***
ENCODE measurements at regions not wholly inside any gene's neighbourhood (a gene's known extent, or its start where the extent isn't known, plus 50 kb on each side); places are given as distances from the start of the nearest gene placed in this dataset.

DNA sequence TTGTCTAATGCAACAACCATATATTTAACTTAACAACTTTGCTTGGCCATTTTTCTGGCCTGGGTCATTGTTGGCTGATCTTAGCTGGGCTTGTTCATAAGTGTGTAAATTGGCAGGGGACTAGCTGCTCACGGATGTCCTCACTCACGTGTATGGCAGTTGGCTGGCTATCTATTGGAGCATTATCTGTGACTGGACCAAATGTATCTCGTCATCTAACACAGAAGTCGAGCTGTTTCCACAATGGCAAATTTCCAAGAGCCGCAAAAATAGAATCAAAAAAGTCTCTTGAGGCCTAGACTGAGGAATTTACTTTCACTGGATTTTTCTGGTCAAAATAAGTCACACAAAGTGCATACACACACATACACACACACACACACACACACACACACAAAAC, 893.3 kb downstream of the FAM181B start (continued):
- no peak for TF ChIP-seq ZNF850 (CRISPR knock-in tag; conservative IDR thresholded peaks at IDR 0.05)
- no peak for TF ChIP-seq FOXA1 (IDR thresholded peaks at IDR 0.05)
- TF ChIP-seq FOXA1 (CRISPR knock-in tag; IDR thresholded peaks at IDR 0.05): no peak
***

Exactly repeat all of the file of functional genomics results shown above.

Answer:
ENCODE measurements at regions not wholly inside any gene's neighbourhood (a gene's known extent, or its start where the extent isn't known, plus 50 kb on each side); places are given as distances from the start of the nearest gene placed in this dataset.

DNA sequence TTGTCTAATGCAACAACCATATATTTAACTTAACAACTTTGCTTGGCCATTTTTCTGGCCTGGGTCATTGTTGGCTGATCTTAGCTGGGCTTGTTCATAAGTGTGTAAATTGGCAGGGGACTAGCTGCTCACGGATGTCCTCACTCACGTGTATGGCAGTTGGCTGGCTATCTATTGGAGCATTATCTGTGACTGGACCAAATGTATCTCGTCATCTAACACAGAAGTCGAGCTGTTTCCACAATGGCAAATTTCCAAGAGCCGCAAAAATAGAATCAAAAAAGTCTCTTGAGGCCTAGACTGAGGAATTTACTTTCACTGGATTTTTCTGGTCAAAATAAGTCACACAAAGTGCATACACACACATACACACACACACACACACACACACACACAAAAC, 893.3 kb downstream of the FAM181B start (continued):
- no peak for TF ChIP-seq ZNF850 (CRISPR knock-in tag; conservative IDR thresholded peaks at IDR 0.05)
- no peak for TF ChIP-seq FOXA1 (IDR thresholded peaks at IDR 0.05)
- TF ChIP-seq FOXA1 (CRISPR knock-in tag; IDR thresholded peaks at IDR 0.05): no peak